Long non-coding RNA expression profiles of hepatitis C virus-related dysplasia and hepatocellular carcinoma
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Haohai Zhang1,*, Chengpei Zhu1,*, Yi Zhao2,*, Ming Li3, Liangcai Wu1, Xiaobo Yang1, Xueshuai Wan1, Anqiang Wang1, Michael Q. Zhang1,2, Xinting Sang1, Haitao Zhao1
1Department of Liver Surgery, Peking Union Medical College Hospital, Chinese Academy of Medical Sciences and Peking Union Medical College, Beijing, China
2School of Medicine, MOE Key Laboratory of Bioinformatics and Bioinformatics Division, Center for Synthetic and System Biology, Tsinghua University, Beijing, China
3Key Laboratory of Intelligent Information Processing, Institute of Computing Technology, Chinese Academy of Sciences, Beijing, China
*These authors have contributed equally to this work
Haitao Zhao, e-mail: [email protected]
Michael Q. Zhang, e-mail: [email protected]
Xinting Sang, e-mail: [email protected]
Keywords: long non-coding RNAs, hepatitis C virus-related HCC, hepatocarcinogenic process, biomarkers
Received: July 07, 2015 Accepted: October 15, 2015 Published: October 26, 2015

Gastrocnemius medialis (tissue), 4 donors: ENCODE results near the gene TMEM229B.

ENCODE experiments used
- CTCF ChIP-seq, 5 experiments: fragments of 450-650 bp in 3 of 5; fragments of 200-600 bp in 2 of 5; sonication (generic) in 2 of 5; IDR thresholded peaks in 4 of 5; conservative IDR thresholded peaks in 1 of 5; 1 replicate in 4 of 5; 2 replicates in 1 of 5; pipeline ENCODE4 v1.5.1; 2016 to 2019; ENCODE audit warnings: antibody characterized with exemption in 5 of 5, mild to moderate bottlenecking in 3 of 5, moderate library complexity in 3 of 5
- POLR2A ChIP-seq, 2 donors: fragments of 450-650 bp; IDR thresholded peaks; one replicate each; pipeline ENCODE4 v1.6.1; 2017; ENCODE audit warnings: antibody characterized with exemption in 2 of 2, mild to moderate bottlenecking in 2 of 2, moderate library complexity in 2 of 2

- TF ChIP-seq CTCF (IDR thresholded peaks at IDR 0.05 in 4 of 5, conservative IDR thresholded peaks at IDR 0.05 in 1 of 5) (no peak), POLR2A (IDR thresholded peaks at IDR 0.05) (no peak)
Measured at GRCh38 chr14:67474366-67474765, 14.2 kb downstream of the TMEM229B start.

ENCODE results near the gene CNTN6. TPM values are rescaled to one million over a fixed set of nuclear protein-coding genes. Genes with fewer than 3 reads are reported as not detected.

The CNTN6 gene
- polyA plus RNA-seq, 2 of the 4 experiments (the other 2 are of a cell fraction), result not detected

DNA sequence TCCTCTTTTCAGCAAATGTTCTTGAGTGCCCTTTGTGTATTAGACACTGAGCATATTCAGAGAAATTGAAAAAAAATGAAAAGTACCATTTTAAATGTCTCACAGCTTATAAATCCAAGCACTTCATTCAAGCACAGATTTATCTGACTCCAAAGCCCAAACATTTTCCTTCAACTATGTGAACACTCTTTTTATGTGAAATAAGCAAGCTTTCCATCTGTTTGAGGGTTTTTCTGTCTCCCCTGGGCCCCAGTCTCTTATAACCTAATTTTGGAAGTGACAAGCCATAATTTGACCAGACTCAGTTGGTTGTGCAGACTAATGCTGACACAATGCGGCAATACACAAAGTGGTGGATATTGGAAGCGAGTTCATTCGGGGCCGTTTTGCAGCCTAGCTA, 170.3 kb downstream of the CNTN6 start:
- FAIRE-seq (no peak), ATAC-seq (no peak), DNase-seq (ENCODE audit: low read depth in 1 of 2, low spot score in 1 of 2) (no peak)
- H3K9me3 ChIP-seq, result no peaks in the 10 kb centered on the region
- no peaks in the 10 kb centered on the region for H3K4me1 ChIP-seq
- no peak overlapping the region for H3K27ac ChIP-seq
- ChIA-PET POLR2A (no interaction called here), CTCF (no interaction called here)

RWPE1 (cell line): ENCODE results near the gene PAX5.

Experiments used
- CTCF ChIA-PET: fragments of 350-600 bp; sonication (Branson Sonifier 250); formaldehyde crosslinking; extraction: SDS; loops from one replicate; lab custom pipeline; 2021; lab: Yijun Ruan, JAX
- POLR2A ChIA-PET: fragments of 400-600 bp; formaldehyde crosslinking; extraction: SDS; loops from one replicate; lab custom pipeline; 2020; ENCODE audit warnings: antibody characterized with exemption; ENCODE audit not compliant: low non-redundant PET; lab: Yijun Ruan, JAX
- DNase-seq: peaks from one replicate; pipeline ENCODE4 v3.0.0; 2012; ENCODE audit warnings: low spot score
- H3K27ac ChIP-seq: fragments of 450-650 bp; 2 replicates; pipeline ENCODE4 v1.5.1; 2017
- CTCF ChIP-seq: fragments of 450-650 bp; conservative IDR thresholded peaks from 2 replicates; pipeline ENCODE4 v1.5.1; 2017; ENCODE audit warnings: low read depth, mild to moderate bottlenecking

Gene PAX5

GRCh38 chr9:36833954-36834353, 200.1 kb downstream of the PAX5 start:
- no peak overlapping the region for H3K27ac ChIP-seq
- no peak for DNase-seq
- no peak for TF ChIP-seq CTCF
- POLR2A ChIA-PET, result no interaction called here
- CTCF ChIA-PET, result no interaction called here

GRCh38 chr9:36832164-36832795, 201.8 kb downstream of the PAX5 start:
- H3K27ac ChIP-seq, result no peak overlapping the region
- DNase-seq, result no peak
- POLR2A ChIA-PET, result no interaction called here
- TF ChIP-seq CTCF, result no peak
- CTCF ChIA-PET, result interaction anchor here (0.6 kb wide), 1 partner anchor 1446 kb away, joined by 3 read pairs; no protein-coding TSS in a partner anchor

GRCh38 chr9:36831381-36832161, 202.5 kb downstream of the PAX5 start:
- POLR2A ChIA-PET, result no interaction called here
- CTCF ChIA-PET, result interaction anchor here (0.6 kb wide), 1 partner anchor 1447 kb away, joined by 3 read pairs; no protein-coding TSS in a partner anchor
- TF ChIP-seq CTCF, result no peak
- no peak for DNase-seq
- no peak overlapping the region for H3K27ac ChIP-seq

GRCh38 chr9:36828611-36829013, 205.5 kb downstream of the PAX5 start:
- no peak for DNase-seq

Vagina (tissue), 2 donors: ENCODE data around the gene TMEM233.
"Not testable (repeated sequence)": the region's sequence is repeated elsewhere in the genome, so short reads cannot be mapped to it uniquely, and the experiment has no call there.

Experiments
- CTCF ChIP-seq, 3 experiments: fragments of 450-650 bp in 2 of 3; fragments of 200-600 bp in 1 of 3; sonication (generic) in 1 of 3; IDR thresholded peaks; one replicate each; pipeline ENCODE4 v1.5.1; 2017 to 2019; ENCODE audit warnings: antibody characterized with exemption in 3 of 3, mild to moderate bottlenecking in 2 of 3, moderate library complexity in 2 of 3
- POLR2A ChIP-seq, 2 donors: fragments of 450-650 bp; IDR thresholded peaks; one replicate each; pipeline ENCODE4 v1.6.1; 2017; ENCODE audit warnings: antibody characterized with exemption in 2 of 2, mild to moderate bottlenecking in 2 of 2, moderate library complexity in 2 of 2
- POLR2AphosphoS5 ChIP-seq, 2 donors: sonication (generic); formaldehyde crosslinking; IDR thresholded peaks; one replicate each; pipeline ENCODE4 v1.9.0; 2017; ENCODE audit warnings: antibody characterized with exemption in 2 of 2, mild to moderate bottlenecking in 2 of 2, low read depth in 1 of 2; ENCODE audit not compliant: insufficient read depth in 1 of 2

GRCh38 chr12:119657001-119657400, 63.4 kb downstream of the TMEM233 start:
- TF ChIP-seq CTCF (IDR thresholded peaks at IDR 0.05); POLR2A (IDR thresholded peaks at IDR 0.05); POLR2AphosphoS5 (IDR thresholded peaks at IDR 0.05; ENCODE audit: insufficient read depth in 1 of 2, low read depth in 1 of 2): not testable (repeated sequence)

Recently, long non-coding RNAs (lncRNAs) were found to be implicated in cancer progression. However, the contributions of lncRNAs to Hepatitis C virus-related hepatocellular carcinoma (HCC) remain largely unknown. Here, we characterized lncRNA expression in 73 tissue samples from several different developmental stages of HCV-related hepatocarcinogenesis by repurposing microarray data sets. We found that the expression of 7 lncRNAs in preneoplastic lesions and HCC was significantly different. Among these significantly differently expressed lncRNAs, the lncRNA LINC01419 transcripts were expressed at higher levels in early stage HCC compared to dysplasia and as compared with early stage HCC, lncRNA AK021443 level increase in advanced stage HCC while lncRNA AF070632 level decrease in advanced stage HCC. Using quantitative real-time reverse-transcription PCR, we validated that LINC01419 was significantly overexpressed in HBV-related and HCV-related HCC when compared with matched non-tumor liver tissues. Moreover, functional predictions suggested that LINC01419 and AK021443 regulate cell cycle genes, whereas AF070632 is associated with cofactor binding, oxidation-reduction and carboxylic acid catabolic process. These findings provide the first large-scale survey of lncRNAs associated with the development of hepatocarcinogenesis and may offer new diagnostic biomarkers and therapeutic targets for HCV-related HCC.
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